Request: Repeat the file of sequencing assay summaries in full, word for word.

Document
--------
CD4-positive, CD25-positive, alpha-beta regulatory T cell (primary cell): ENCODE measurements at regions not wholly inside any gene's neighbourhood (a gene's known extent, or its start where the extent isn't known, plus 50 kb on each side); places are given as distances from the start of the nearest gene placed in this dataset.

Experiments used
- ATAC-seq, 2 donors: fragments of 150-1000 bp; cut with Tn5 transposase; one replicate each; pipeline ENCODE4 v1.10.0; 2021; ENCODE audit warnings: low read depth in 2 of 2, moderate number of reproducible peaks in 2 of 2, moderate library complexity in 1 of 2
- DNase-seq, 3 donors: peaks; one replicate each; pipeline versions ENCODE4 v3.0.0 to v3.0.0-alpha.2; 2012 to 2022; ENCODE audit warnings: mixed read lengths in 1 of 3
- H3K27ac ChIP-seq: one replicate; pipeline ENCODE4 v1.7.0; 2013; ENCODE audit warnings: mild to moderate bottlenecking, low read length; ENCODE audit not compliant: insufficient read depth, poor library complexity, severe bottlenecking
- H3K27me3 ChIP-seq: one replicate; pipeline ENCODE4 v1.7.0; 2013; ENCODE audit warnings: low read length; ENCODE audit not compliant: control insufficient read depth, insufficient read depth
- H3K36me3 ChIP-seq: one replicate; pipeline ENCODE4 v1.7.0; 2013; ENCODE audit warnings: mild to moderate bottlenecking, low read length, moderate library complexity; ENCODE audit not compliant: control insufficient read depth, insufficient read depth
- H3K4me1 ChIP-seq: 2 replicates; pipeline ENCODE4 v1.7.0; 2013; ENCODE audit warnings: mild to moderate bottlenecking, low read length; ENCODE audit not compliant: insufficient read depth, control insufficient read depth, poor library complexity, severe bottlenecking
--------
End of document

CD4-positive, CD25-positive, alpha-beta regulatory T cell (primary cell): ENCODE measurements at regions not wholly inside any gene's neighbourhood (a gene's known extent, or its start where the extent isn't known, plus 50 kb on each side); places are given as distances from the start of the nearest gene placed in this dataset.

Experiments used
- ATAC-seq, 2 donors: fragments of 150-1000 bp; cut with Tn5 transposase; one replicate each; pipeline ENCODE4 v1.10.0; 2021; ENCODE audit warnings: low read depth in 2 of 2, moderate number of reproducible peaks in 2 of 2, moderate library complexity in 1 of 2
- DNase-seq, 3 donors: peaks; one replicate each; pipeline versions ENCODE4 v3.0.0 to v3.0.0-alpha.2; 2012 to 2022; ENCODE audit warnings: mixed read lengths in 1 of 3
- H3K27ac ChIP-seq: one replicate; pipeline ENCODE4 v1.7.0; 2013; ENCODE audit warnings: mild to moderate bottlenecking, low read length; ENCODE audit not compliant: insufficient read depth, poor library complexity, severe bottlenecking
- H3K27me3 ChIP-seq: one replicate; pipeline ENCODE4 v1.7.0; 2013; ENCODE audit warnings: low read length; ENCODE audit not compliant: control insufficient read depth, insufficient read depth
- H3K36me3 ChIP-seq: one replicate; pipeline ENCODE4 v1.7.0; 2013; ENCODE audit warnings: mild to moderate bottlenecking, low read length, moderate library complexity; ENCODE audit not compliant: control insufficient read depth, insufficient read depth
- H3K4me1 ChIP-seq: 2 replicates; pipeline ENCODE4 v1.7.0; 2013; ENCODE audit warnings: mild to moderate bottlenecking, low read length; ENCODE audit not compliant: insufficient read depth, control insufficient read depth, poor library complexity, severe bottlenecking